Although built on the same principles as the other wartime emergency deep-sea building programme used for the Liberty ships, the Oceans, the Forts and the Parks, that is, rapid construction all-welded economic design devoid of unnecessary frills or esoteric design features, these ships in fact gave significant service, rarely less than 15 years, often up to 20 years, and in some cases even 25 years service.  The ESSO GLASGOW, for example, built in 1944 as the WAUHATCHIE, by the Sun Shipbuilding & Dry-Dock Company of Chester in Pennsylvania, the most prolific of the Yards which produced the T2 tanker fleet of WWII, was actually lengthened in 1957 and went on to give a further 14 years of good service before going to the breaker’s yard at Bilbao in 1971, a respectable working life of 27 years.

Considering that many of these vessels were launched some six or seven weeks after laying down of the keel, and were setting out on their maiden voyages two or three weeks after their launch date, and considering that a significant percentage of the total welding carried out was performed by women, perhaps the British engineering industry today should perhaps be investigating methods and techniques employed more than half a century ago.  Despite the economics involved and frugality of construction aesthetics, there is little doubt in the minds of modern day ship enthusiasts that despite their ‘ugly duckling’ reputation, these ships had a character of their own and looked like real ships.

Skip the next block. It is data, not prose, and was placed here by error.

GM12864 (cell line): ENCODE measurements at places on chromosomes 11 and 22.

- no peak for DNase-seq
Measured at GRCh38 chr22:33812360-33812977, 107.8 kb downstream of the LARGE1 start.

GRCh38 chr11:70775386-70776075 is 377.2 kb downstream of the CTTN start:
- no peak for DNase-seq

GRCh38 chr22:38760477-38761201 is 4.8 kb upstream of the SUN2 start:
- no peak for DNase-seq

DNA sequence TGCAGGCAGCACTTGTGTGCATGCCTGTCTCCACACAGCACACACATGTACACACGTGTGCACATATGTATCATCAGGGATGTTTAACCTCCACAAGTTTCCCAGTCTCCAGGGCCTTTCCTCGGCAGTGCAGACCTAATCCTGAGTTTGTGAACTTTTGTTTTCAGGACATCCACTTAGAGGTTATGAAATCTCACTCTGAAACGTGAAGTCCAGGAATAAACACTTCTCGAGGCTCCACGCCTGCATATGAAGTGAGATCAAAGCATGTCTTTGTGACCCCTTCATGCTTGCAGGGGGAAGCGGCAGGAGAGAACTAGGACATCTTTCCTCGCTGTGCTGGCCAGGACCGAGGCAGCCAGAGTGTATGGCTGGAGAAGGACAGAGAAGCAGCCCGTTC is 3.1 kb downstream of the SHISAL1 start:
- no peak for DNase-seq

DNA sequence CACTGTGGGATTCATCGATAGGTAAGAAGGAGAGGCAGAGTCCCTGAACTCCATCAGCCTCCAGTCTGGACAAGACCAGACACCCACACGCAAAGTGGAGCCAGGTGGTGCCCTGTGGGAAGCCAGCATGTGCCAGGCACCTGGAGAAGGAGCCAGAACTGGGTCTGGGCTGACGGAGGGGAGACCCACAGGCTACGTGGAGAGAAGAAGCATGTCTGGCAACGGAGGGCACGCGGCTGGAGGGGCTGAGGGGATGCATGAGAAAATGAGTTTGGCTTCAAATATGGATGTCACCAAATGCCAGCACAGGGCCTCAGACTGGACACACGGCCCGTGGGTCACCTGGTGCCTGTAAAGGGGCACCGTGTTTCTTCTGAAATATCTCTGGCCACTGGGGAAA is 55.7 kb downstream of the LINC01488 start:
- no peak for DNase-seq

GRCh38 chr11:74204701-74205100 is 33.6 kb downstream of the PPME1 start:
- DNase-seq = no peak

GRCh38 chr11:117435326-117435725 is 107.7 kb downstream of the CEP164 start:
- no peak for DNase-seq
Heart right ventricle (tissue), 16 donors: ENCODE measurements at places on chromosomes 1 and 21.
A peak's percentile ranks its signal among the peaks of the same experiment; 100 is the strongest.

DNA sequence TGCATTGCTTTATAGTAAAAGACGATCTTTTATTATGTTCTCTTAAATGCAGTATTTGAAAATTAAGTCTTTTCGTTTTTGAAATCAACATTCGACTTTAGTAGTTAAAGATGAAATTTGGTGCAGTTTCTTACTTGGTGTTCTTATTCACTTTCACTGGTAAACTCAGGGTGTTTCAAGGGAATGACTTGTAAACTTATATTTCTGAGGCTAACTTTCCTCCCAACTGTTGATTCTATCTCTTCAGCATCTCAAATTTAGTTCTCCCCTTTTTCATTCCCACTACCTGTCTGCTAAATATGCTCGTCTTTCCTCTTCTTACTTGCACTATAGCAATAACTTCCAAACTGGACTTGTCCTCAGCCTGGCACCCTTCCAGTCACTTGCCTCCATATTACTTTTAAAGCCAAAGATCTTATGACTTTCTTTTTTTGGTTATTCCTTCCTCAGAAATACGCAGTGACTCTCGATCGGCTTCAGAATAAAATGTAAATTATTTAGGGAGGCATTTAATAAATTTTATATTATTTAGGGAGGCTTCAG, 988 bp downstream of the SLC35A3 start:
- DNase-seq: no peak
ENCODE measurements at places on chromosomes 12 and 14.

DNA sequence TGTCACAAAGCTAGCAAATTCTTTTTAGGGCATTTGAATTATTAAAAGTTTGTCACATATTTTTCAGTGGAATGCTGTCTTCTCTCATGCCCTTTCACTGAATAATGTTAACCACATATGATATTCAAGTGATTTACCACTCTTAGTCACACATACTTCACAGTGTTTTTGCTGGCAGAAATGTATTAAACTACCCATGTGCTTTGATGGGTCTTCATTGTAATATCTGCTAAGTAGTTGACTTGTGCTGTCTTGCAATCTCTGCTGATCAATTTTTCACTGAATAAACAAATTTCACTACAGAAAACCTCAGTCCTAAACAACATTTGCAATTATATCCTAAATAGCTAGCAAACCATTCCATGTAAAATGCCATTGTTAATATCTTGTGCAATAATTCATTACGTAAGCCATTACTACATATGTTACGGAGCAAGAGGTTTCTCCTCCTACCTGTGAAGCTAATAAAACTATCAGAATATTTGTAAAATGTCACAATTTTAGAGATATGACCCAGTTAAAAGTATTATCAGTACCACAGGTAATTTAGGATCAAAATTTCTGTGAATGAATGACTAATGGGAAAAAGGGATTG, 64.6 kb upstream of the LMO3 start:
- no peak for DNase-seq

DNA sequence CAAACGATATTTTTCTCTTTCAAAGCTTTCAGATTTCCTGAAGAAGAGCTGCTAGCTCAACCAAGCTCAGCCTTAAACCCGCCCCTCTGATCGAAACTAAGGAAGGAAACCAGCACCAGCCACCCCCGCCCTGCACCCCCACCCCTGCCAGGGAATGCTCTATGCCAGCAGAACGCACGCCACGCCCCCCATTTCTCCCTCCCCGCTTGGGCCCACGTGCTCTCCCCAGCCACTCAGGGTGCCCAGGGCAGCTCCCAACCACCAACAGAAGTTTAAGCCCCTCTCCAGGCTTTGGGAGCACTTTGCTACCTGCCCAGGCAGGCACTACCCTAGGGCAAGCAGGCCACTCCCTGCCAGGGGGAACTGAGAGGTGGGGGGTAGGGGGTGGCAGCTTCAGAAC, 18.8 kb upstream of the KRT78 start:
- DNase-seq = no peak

As previously indicated, the Esso Transportation Company participated in the acquisition of available T2 Tankers, the following nine vessels joining their fleet in 1947 :

Completed in November 1944, by Kaiser Company of Swan Island, Chester, Portland, Oregon, as the FORBES ROAD. Bought by the Cleveland Petroleum Products Company in which the Anglo-American Oil Company had had a controlling interest since 1935.  Sold on to Italian owners in 1953, and renamed ENRICO INSOM.  Sold on to the Italian Navy in 1959, converted to a fleet oiler, and renamed STEROPE.  Broken up at La Spezia in 1979 –  aged 35 years.